Don’t Hike or Camp Without the Must Have Pieces of Outdoorsman Equipment

Hiking and camping without the proper gear can not only make the excursion uncomfortable, but it could also be downright dangerous. Poor choices when selecting outdoorsmen gear can lead to many problems like painful blisters on your feet, undrinkable water, exposure to rain, sun, and bugs, hunger, or a sleepless night on cold, hard ground. When outdoor enthusiasts bring along the right equipment, they ensure a safe and pleasant journey, but many people do not know what pieces of outdoorsman equipment are must-haves. With so many camping and hiking supplies on the market, how do they know which gear is the most important to own? Outdoors experts know that it is critical to own rugged equipment specifically made for hiking and camping, so trips into the wilderness are safer and more enjoyable. So don't hike or camp without the following must-have pieces of outdoors-man equipment in the list below.

1 – Backpack

A backpack is critical for holding most camping or hiking items like water bottles, food, sunblock, hats, tent, compass, and other necessities that are too bulky to place in a pocket. Select a pack that fits comfortably on the body, so the weight of the gear is spread evenly from neck to hips. Every strap should be fully adjustable, and material and stitching should prevent tears. Backpacks utilize a "liter" measurement system to determine size. When plans are for a day or overnight outdoor trip, find a backpack that holds around 20-30 liters, so the full pack is not too heavy. For longer trips, go with a larger 50-80 liter size, so extra camping supplies like food, stove, and sleeping bag can fit.

2 – Hiking Boots and Socks

Hiking boots and shoes are made to support and protect the feet from rugged terrain. Most hiking boots are made to repel water and to dry out quickly if they do get submerged. The soles of hiking boots and shoes are made to grip on slick surfaces and cushion the soles of feet from sharp rocks and branches. Always try on hiking shoes or boots at the end of a day when your foot is at its largest. Also, select the right weight of synthetic or wool hiking socks to try on with your boot. The boot should fit snugly along the sides and ankle area, with room for toes to wiggle. Laces should be easy to adjust.

3 – Water Bottles and Treatment Kits

Nobody wants their nature hike or camping trip ruined by intestinal issues that could have been avoided by having a clean water supply on hand. While BPA-free water bottles are convenient, carrying gallons of water while hiking gets tiresome. Most campers and hikers rely on a water treatment kit so they can turn water from streams, rain or springs into safe, potable water. Lightweight pills can purify water by killing viruses and bacteria, while filter kits remove offending sediment and viruses that can lead to serious distress. Choosing the right water bottle and sanitation system depends on your camping style and location, so seek advice from a local outdoor equipment specialist.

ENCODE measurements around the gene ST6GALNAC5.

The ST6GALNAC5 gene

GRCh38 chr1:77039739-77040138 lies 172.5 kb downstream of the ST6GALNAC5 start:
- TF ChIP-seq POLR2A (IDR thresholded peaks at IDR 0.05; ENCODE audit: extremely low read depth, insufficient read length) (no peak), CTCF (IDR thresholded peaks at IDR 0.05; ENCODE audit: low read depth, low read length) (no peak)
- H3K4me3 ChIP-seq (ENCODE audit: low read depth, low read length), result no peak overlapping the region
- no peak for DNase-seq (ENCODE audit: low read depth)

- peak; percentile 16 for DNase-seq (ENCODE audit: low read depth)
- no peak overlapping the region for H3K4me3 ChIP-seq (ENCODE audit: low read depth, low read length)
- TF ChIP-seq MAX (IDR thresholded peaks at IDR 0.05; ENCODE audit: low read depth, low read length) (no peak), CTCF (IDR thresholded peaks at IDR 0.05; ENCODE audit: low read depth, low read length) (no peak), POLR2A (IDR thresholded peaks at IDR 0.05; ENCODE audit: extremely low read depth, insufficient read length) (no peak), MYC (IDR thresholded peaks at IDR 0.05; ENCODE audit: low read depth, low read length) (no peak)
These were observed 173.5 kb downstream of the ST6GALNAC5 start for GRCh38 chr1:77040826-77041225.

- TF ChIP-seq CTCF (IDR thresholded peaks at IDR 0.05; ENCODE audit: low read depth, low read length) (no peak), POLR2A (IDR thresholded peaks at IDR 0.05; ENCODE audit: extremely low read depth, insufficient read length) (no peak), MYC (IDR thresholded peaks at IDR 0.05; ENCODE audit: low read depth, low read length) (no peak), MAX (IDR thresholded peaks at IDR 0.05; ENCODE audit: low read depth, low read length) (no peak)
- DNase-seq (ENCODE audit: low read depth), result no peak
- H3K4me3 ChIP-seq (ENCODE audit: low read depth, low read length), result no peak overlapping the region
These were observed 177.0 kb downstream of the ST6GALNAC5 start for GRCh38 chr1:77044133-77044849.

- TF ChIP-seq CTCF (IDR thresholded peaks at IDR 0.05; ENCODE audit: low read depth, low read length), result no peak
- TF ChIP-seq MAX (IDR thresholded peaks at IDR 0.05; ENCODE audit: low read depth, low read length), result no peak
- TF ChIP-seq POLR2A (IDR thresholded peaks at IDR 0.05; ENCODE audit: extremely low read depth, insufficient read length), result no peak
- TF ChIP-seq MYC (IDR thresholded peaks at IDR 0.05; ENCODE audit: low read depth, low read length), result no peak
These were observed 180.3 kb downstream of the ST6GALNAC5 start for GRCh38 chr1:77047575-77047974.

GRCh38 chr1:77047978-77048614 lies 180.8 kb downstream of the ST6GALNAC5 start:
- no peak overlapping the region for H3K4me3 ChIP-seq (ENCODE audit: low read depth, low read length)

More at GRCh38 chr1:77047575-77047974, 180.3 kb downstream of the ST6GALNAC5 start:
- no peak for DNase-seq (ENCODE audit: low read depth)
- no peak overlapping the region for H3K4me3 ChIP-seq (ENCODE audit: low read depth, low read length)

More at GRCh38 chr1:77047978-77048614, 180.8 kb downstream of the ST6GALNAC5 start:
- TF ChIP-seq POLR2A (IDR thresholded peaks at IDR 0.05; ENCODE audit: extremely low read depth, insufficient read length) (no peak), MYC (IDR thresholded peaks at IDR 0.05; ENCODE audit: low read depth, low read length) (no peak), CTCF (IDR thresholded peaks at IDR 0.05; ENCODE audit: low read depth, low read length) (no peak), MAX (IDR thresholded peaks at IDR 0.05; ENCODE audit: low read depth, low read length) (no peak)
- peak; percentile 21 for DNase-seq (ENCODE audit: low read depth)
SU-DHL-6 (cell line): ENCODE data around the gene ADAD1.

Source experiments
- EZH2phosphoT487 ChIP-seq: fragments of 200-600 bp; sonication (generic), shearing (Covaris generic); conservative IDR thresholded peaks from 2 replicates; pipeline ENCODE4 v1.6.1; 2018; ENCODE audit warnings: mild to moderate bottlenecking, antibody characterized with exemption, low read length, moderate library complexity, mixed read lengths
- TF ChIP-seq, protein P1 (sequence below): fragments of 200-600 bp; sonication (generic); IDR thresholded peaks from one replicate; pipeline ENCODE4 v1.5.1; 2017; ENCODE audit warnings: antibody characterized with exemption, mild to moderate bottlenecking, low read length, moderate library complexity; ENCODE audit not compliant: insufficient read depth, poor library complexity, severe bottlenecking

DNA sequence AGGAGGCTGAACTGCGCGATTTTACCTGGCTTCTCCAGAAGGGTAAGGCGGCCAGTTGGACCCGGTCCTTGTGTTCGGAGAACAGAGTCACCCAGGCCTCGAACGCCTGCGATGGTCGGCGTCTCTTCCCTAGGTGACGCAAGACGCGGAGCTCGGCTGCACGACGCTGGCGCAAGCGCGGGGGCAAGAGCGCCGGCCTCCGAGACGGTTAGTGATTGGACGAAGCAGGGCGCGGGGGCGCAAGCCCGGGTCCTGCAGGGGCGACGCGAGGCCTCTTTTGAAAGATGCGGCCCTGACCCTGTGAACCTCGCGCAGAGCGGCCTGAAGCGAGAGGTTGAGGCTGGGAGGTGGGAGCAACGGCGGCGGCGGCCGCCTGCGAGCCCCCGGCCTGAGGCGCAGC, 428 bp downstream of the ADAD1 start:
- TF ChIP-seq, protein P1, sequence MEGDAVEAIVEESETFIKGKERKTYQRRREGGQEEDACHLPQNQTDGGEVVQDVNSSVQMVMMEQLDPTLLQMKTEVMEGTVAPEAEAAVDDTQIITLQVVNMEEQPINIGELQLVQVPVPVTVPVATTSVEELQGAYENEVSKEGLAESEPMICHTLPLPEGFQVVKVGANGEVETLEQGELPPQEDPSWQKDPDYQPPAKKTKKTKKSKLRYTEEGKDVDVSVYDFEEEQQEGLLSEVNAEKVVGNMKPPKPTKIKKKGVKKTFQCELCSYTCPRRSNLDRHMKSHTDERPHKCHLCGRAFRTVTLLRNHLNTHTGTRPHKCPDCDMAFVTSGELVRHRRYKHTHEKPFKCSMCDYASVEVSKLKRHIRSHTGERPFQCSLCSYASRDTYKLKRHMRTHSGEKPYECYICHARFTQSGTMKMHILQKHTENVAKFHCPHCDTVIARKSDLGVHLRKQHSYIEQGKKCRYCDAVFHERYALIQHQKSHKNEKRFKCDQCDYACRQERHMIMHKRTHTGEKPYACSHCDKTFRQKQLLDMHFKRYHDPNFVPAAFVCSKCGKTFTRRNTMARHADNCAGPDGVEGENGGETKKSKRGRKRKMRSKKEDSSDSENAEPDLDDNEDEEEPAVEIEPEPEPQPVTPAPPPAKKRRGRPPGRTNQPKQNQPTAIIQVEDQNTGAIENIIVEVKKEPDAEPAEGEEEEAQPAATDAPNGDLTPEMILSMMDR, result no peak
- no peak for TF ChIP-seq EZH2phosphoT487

4 – Tent

Overnight camping trips are nicer when using a tent to reduce exposure to the elements. The size of your tent depends on not only sleeping capacity but on overall comfort like space to stand or to store some of your gear out while out hiking. The weight of your tent is a big consideration since you will need to carry the tent in your backpack. The materials must be waterproof and durable to withstand rainstorms, UV rays, and falling branches, yet also have breathability like mesh or screen panels that can zip open to allow fresh air circulation but keep the bugs out.

5 – Sleeping Pad or Bag

Overnight hiking trips require a lightweight, yet warm, sleeping bag or a sleeping pad that will make laying on the rough, rocky ground more bearable. Fitting these items in or onto your backpack makes transporting this outdoor equipment simple, so choose a model made for such a purpose. Backpacking sleeping pads and bags provide a high warmth-to-weight ratio and roll up into a compact package easy to carry on the trail. When driving a vehicle to your campsite, you can select a larger, heavier bag since there is no need to carry the equipment on the trail.

6 – Hobby Gear (Fishing, Hunting, Etc…)

Depending on what you enjoy doing while camping, you need to find room for what you love. For people who enjoy a quiet day fishing, then a high quality rod and reel are absolutely necessary. For fly fishermen, you want to ensure you have the waterproof coverings to let you get in that stream. A good tackle box will ensure you always have the right lure for the fish you’re chasing.

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